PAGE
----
I'm sick of Barnaby Joyce and the National Party, so plum-stupid that 
they can't even understand when the National Farmers' Federation tells 
them it'd be a good idea to back the scheme. I'm sick of the 
rentseekers, the whingers, the sooks and Hookes, who preach the virtues 
of the market when it suits them but whose natural posture is of a hand 
stuck out, demanding assistance, and assistance in ever greater 
quantities, like blackmailers who just keep coming back for more.

And I'm sick of the media and their inability to understand what's 
going on or their blatant support of denialists as part of an infantile 
ideological game. I'm fed up with ever more iterations of the CPRS that 
seek to obliterate, like an artillery shell aimed at an ant, any 
skerrick of carbon price signal, which is the only damn point of the 
entire exercise beyond the political gamesmanship of Kevin Rudd and 
Nick Minchin.

I'm sick, above all, of the vast gap between the farce being played out 
before our eyes and the real human and economic consequences of failing 
to stop the planet cooking, consequences I probably won't see the worst 
of, but which my kids will.

Fortunately they and all the future generations who'll really enjoy the 
fruits of our stupidity don't get to vote now.

So I'm giving this elaborate production, this whole, interminable, 
mind-numbingly banal show, zero.

Let us hope that decades hence, the descendants of our current MPs -- I 
mean their political descendants, not their actual kids, assuming the 
major parties don't adopt preselection by hereditary right -- will not 
have to stand up in the Great Hall and apologise for it. Apologise to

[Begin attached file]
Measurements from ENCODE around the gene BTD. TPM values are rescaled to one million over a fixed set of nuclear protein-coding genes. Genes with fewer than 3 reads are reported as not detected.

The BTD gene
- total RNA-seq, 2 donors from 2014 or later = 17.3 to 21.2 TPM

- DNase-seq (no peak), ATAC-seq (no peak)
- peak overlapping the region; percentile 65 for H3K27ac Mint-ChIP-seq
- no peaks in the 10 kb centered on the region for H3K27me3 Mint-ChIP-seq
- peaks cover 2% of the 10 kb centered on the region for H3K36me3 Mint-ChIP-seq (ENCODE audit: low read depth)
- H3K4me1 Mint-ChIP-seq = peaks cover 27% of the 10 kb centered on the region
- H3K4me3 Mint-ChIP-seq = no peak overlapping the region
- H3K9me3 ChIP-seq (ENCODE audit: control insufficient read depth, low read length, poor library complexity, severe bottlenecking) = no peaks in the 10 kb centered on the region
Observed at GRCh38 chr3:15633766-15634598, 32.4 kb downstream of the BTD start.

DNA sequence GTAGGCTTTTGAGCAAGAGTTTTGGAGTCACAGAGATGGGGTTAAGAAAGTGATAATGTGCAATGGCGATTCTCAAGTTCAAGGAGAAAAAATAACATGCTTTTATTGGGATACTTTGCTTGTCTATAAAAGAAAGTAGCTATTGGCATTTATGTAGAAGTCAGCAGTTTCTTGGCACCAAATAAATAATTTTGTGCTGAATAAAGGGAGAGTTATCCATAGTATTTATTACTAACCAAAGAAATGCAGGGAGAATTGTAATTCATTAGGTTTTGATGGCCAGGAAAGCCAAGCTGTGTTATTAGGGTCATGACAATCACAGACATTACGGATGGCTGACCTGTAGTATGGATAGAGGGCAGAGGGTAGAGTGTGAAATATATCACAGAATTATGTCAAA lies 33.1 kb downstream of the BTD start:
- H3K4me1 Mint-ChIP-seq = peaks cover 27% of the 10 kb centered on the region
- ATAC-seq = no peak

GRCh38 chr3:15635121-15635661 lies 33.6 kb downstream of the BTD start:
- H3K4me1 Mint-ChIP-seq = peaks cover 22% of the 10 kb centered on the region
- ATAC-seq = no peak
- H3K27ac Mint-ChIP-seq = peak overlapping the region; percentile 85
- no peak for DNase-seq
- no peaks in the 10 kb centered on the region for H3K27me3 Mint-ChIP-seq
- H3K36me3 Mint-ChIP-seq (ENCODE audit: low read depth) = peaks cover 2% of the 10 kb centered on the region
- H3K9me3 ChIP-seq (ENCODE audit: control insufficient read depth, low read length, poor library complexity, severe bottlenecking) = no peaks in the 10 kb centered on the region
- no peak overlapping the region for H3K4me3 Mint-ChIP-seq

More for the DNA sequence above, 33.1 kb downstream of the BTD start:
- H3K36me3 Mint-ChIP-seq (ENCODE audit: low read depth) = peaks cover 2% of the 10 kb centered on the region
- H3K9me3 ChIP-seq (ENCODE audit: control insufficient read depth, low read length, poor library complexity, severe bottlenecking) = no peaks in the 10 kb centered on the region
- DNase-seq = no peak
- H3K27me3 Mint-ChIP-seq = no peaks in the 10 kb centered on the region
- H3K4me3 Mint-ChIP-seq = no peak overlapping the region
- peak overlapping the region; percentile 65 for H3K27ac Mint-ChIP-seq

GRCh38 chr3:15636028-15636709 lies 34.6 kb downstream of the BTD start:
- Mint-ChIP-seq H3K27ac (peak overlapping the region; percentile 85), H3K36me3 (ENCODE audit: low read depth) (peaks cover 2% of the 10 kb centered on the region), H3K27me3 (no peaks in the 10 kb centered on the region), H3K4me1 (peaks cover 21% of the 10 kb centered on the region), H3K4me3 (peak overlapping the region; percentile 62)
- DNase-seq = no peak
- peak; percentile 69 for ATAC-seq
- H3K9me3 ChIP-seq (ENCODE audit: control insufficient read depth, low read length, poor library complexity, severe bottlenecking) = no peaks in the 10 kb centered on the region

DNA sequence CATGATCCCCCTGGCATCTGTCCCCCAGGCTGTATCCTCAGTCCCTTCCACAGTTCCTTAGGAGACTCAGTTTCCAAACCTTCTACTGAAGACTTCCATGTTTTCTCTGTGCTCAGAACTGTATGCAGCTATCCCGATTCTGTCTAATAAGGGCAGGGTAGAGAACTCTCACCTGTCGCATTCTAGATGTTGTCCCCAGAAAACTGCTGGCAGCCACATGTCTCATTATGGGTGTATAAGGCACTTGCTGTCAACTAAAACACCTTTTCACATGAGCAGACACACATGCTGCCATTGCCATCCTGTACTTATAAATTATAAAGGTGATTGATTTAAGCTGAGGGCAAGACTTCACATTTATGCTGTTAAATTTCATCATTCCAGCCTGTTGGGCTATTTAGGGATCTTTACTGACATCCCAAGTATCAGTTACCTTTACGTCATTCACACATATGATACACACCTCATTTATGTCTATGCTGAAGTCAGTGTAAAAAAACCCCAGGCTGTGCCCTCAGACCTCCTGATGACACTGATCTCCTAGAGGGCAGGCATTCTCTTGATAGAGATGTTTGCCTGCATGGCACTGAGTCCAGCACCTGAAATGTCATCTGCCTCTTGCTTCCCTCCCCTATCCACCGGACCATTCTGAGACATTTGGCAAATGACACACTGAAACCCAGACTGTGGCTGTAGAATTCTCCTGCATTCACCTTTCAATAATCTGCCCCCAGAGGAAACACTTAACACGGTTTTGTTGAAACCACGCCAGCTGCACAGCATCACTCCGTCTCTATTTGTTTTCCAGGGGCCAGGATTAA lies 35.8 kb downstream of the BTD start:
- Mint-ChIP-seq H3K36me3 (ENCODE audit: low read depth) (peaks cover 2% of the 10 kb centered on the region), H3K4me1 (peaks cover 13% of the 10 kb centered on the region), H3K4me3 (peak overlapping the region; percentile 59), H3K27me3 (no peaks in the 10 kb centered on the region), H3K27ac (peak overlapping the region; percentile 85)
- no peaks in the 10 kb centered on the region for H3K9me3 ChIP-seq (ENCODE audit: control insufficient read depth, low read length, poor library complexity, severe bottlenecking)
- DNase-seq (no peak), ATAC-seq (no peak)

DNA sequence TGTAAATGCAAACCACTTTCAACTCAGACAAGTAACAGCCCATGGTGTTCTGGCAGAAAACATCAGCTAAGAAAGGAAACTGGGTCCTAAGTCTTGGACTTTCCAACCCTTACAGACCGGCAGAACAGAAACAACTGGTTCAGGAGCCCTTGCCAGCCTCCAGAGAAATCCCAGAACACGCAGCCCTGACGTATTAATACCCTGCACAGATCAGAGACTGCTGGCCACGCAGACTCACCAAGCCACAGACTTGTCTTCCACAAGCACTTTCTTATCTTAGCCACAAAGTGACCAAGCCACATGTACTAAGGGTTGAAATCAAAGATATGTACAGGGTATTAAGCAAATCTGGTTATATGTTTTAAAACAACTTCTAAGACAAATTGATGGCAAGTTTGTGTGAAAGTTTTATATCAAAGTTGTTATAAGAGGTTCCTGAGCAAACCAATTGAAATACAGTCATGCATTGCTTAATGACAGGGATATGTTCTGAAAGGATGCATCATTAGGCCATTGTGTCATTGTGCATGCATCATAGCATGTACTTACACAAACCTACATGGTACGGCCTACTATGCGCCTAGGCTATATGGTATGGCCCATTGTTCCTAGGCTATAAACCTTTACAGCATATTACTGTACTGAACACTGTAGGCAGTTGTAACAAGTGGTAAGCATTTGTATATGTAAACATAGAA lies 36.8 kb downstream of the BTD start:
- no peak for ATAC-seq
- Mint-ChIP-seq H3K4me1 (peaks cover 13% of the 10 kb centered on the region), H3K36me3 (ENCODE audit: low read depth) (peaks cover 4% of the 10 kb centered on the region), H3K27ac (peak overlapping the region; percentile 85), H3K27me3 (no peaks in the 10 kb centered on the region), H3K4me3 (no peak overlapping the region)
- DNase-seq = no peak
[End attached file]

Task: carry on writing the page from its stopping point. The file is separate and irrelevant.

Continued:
the people who died of dengue fever or in bushfires, apologise to the 
families of the elderly who succumbed to heatwaves. Apologise to the 
tourism employees who lost their jobs when our great reefs died. 
Apologise to the farmers forced off the land as the Murray-Darling 
dried up. Sorry, dried up even more.

Apologise to the whole community because of all the economic 
opportunities we missed by locking our economy into some sort of 
carbon-era cryogenic freeze when we could have started the transition 
to the low-carbon economy that we will need to be in the future, now.

Hell, they may even apologise to all those foreigners who will die in 
far greater numbers than Australians because of the actions of 
developed countries like ours, one of the world's premier carbon 
dealers on a planet unable to kick its addiction to the stuff.

Hysterical? Alarmist? Green religionist? If only. I'd give anything to 
see the Andrew Bolts and Barnaby Joyces of the world proved correct, to 
be shown that the whole thing is a left-wing con, the ultimate scam 
cooked up (ha!) by some lazy academics and watermelon greenies who 
accomplished what millennia of Illuminati and weird hand-shaking Masons 
and sinister religious orders failed to do -- fool the world with a 
global conspiracy.

Because that's the only basis on which our international position and 
the CPRS make any sense.